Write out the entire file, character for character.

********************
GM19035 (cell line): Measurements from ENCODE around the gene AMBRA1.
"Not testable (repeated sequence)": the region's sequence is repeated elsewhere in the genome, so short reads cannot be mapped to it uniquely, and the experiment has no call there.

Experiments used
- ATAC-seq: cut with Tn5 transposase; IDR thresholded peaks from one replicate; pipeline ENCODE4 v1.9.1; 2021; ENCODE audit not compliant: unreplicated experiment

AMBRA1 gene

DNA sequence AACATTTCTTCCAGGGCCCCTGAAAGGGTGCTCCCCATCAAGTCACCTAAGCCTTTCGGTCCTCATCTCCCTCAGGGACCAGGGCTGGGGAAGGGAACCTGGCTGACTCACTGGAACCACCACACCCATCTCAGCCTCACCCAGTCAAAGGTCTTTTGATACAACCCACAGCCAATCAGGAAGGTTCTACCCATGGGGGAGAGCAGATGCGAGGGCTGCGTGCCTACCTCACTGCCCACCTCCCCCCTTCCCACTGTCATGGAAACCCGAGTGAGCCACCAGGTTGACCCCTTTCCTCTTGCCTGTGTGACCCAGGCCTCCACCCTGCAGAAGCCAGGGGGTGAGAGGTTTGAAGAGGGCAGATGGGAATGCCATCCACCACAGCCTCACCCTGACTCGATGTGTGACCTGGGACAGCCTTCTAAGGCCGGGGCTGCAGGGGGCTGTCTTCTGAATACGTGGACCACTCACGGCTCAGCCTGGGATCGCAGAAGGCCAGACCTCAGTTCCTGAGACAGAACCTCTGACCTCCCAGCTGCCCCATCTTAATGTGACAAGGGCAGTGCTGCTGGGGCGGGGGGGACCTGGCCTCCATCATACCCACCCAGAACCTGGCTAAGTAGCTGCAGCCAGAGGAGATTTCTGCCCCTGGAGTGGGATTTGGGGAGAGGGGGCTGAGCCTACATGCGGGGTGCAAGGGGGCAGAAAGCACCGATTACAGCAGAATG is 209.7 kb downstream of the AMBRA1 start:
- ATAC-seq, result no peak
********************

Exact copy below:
GM19035 (cell line): Measurements from ENCODE around the gene AMBRA1.
"Not testable (repeated sequence)": the region's sequence is repeated elsewhere in the genome, so short reads cannot be mapped to it uniquely, and the experiment has no call there.

Experiments used
- ATAC-seq: cut with Tn5 transposase; IDR thresholded peaks from one replicate; pipeline ENCODE4 v1.9.1; 2021; ENCODE audit not compliant: unreplicated experiment

AMBRA1 gene

DNA sequence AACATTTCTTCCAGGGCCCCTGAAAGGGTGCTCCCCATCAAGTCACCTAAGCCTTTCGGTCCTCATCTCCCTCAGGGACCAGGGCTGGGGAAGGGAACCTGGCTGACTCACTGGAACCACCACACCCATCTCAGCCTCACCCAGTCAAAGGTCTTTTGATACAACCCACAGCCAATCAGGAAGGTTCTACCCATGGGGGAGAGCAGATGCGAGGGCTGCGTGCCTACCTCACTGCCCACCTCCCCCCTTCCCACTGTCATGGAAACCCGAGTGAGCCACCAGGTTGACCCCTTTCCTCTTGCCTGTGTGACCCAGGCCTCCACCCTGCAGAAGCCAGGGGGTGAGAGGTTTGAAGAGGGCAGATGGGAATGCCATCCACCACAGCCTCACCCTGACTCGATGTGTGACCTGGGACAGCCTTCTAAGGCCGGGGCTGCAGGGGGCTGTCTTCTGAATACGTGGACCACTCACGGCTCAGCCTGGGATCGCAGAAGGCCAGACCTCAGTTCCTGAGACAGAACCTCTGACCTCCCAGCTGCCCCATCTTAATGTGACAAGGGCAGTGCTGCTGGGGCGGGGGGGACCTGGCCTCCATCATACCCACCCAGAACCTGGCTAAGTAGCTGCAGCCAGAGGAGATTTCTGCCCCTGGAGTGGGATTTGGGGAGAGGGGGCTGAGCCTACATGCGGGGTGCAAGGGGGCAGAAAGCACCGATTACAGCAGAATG is 209.7 kb downstream of the AMBRA1 start:
- ATAC-seq, result no peak